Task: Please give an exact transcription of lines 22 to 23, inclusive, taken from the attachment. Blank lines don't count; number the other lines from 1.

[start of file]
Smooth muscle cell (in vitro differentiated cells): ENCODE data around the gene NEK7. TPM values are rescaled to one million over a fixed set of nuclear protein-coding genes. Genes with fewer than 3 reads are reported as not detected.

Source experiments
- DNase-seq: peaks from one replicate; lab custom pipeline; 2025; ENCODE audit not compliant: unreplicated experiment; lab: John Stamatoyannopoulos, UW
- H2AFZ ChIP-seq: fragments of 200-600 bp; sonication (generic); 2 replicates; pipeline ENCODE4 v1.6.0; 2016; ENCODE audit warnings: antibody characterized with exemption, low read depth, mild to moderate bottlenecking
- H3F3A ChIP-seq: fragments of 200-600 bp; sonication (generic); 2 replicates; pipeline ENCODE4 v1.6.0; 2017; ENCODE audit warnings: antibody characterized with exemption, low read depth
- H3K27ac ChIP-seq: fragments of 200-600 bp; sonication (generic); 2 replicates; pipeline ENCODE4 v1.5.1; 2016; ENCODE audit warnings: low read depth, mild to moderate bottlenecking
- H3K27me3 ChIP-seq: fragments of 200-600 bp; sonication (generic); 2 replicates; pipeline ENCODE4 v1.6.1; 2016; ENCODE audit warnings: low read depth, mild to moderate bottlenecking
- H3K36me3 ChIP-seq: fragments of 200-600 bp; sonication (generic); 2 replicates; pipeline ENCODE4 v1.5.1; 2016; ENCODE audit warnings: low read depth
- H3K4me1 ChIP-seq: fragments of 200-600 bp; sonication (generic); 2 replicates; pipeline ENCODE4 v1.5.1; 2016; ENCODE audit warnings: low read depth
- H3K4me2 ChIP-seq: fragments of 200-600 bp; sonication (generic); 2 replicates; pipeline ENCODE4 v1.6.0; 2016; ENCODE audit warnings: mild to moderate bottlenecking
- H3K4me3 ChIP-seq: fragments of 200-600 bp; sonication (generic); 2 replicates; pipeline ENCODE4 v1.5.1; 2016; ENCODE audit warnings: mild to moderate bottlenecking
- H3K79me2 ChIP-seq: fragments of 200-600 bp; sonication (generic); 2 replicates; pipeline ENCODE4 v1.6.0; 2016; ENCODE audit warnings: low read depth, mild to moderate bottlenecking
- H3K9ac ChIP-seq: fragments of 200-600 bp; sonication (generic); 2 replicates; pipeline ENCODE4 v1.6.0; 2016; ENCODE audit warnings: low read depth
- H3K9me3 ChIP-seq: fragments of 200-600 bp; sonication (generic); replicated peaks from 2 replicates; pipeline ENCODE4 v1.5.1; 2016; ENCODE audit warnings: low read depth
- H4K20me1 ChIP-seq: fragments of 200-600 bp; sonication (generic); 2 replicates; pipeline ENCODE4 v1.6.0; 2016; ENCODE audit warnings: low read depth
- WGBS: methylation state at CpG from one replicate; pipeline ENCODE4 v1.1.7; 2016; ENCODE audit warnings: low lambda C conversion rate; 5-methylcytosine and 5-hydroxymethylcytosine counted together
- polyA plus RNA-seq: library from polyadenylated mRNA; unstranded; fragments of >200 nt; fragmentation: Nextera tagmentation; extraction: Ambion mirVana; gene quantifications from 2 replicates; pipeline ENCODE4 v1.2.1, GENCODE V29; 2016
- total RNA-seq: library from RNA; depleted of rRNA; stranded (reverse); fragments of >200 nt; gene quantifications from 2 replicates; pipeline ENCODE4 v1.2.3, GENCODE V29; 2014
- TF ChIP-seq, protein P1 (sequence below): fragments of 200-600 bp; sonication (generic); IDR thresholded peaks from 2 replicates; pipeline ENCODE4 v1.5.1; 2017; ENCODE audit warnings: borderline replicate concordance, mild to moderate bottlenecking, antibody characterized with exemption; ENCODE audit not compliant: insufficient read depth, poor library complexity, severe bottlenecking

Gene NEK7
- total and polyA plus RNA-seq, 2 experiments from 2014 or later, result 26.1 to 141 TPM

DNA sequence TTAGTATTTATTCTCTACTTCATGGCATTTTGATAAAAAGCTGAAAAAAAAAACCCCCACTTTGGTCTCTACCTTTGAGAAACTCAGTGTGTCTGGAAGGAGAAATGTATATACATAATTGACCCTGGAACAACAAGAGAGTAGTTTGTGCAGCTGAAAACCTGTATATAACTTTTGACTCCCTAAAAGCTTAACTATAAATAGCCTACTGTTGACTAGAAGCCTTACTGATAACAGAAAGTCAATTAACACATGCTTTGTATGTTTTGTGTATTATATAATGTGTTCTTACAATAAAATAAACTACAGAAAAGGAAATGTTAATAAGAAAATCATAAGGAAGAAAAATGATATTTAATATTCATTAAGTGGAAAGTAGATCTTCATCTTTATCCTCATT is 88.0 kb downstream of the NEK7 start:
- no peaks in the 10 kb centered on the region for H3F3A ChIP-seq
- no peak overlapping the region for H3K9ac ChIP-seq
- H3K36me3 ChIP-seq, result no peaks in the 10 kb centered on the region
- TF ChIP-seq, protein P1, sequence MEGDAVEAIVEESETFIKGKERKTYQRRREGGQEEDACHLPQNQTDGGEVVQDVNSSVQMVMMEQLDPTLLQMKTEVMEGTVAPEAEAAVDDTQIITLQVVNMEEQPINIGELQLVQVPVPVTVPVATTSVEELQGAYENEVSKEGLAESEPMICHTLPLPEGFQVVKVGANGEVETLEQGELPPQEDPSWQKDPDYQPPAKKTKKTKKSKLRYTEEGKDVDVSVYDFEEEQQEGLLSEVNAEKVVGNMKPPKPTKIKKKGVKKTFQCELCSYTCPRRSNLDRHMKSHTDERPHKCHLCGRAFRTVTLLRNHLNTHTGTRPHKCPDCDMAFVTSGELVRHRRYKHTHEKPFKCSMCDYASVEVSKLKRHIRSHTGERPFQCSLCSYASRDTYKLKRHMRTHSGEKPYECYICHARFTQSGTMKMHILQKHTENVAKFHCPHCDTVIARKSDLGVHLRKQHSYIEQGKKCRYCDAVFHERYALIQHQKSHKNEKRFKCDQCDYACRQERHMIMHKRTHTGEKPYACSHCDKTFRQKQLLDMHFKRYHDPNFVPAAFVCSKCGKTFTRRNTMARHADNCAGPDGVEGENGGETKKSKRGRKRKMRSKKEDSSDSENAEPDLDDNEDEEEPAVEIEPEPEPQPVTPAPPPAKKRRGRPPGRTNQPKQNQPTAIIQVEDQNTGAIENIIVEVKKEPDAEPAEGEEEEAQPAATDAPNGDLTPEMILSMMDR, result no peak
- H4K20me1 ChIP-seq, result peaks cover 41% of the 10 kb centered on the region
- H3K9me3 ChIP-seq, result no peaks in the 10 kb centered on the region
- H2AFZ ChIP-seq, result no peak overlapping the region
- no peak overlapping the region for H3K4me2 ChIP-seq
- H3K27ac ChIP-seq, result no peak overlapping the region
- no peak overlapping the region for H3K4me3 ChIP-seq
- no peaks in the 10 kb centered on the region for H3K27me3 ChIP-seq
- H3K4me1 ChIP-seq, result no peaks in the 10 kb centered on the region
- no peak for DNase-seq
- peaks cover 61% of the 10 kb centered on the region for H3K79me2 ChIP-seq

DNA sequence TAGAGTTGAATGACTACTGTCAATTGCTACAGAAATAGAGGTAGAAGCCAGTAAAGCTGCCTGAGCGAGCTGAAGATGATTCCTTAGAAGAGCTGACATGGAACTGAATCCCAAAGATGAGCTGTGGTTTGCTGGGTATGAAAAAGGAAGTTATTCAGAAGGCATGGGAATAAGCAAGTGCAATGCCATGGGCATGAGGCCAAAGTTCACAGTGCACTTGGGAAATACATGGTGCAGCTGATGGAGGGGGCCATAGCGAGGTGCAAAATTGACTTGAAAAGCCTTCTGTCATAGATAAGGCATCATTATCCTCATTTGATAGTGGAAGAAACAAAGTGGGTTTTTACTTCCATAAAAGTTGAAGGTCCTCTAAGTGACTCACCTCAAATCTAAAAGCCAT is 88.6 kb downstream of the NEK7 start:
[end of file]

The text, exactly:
DNA sequence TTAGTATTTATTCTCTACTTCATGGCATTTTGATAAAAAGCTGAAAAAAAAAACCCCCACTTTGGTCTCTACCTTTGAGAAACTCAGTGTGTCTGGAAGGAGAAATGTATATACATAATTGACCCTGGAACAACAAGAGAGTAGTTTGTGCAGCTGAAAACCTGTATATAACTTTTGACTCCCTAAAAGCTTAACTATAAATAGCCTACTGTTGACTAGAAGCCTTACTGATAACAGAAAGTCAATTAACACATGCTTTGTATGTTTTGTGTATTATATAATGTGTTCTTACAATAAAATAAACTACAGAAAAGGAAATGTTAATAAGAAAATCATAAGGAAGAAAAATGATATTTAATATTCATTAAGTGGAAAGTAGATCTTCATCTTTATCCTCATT is 88.0 kb downstream of the NEK7 start:
- no peaks in the 10 kb centered on the region for H3F3A ChIP-seq